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Published:August 29th, 2008 08:37 EST
Media Is The Masses: Rolling for initiative

Media Is The Masses: Rolling for initiative

By Sean Stubblefield

In my world, RPG is not a rocket propelled grenade; it stands for Role Playing Game (though, perhaps ironically, the former definition for RPG may come into play during the latter definition). The title of this post refers to the act of players rolling dice to determine who goes first during a turn in a role playing game.

 

The mainstream notion of role playing games tends to be Dungeons & Dragons, but there is so much more to RPGs than that... crossing and incorporating multiple genres.

 

Role playing games are essentially a medium for telling stories, and-- being a lover of storytelling and fiction-- that`s the element I enjoy most about them.

 

Since I have no talent for narrative fiction--and thus no means of writing it, this has enabled and provided me with an opportunity to not only co-create a fictional story narrative, but do so by participating in the story.

 

But there is also the social aspect-- cavorting and carousing with friends in a reality and circumstances you wouldn`t normally be able to in real life, and the psychological-- portraying and interacting with unusual and diverse character types. You not only get to play a character, you create it! And gaming is a marvelous bonding experience in the "real world". RPGs can also be another great kind of cross media, multi-tiered method of storytelling, because fictional realities like Star Trek, Star Wars, comic books, Buffy and Bablyon 5 may be continued in a game format.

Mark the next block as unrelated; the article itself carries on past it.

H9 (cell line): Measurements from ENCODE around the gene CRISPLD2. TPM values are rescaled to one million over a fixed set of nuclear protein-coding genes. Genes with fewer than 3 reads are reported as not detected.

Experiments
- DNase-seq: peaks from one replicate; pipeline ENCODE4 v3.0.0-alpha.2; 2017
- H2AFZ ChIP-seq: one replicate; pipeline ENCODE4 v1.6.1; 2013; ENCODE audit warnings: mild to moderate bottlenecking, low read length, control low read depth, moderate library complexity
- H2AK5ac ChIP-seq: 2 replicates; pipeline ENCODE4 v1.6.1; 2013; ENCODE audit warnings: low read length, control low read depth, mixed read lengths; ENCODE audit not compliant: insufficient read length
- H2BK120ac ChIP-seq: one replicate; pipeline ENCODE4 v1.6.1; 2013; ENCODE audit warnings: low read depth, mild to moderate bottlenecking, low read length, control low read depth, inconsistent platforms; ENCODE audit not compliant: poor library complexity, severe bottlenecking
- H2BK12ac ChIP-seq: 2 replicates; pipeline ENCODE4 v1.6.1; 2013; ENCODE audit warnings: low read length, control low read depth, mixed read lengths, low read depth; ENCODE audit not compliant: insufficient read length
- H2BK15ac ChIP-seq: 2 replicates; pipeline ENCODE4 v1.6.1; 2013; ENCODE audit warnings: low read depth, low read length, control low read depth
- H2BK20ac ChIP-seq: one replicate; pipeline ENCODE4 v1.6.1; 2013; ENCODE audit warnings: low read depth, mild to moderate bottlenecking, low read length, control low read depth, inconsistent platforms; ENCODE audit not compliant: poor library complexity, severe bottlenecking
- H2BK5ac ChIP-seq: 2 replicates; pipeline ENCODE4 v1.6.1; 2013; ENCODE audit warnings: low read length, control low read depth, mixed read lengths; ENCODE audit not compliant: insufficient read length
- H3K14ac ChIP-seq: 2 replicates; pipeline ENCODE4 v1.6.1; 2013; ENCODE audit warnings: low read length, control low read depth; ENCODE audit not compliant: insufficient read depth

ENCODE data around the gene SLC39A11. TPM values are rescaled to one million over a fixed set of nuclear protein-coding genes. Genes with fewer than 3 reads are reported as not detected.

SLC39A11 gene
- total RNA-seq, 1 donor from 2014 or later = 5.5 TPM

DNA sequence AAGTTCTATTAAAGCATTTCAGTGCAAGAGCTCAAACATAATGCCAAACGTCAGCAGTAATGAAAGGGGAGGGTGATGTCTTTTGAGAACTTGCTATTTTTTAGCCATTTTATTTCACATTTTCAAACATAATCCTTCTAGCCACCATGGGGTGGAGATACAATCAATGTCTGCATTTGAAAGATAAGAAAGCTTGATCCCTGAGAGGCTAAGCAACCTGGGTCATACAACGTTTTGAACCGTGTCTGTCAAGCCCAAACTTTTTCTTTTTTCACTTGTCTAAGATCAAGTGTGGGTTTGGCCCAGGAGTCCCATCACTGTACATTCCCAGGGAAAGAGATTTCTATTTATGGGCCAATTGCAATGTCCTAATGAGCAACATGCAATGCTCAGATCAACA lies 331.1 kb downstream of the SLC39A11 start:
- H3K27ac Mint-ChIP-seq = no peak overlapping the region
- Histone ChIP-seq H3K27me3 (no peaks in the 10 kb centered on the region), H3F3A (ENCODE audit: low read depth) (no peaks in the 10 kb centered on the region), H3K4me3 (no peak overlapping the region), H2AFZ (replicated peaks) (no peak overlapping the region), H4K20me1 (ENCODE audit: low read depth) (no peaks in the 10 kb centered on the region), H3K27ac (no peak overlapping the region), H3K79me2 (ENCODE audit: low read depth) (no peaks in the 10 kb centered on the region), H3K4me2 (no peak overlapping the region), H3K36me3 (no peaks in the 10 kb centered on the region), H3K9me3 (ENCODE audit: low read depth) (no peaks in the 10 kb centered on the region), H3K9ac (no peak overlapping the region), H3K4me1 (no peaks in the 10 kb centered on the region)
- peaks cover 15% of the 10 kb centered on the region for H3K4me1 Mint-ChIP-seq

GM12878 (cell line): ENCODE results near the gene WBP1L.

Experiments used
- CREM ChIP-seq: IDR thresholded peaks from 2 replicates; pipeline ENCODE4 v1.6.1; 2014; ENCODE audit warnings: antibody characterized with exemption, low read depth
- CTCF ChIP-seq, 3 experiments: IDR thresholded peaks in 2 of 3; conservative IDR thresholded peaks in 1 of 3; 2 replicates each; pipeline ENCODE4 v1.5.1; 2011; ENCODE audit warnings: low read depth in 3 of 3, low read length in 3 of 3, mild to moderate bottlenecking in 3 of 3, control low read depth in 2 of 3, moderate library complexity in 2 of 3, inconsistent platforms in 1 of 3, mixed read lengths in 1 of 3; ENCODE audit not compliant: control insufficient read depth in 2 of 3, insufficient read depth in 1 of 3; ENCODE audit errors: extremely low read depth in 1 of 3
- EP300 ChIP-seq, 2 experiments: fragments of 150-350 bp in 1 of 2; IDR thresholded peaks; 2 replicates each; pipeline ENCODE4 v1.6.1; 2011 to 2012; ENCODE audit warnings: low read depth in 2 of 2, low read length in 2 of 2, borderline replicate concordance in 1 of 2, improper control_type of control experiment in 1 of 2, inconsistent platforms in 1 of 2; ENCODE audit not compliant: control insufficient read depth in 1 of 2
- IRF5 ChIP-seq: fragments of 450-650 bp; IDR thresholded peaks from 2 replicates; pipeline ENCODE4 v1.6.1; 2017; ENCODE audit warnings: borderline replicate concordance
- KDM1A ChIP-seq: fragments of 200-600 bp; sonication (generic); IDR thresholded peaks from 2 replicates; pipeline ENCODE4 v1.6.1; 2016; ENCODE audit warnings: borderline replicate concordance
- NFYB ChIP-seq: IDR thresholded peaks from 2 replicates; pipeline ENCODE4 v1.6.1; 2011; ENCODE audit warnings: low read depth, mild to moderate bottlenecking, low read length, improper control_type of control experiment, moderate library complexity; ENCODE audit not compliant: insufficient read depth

A well run campaign with skilled, imaginative and passionate players is a glorious achievement! The power and pleasure of creation-- the crafting of an awesome story-- is a remarkable and non-trivial rush that I highly recommend. It doesn`t always happen, but when it does, it is amazing to witness/experience. I`ve been a part of many excellent stories that I wish could have been preserved beyond the game. The best, most invigorating games present a mission, quest, adventure and mystery. The least interesting facet of an RPG for me is first person shooter sessions. Simply running around killing things and blowing stuff up get lame real quick.

 

My first real exposure to role playing is a game called Star Frontiers, in which I concurrently handled two characters in a futuristic sci-fi Star Wars-ish environment:

 

a bounty hunting/detective duo styled after Han Solo and Chewbacca. Since then, I`ve been Starfleet officers, a Jedi, super heroes, a clone citizen of Alpha Complex, a Ranger, a member of a secret society, a cyber punked shadow-runner, a wandering sentinel, an FBI agent, a super soldier, and my favorite " a mutant para-military former security officer turned superhero dealing with the paranormal.

Never did my gaming actually involve Satan, devil worship or satanic ritual-- although I did encounter Lucifer in the form of a recurring non-player character during a campaign.

 

And while he was a bit devious and mischievous, he wasn`t even particularly evil. Role playing games: tool of imagination, not the devil.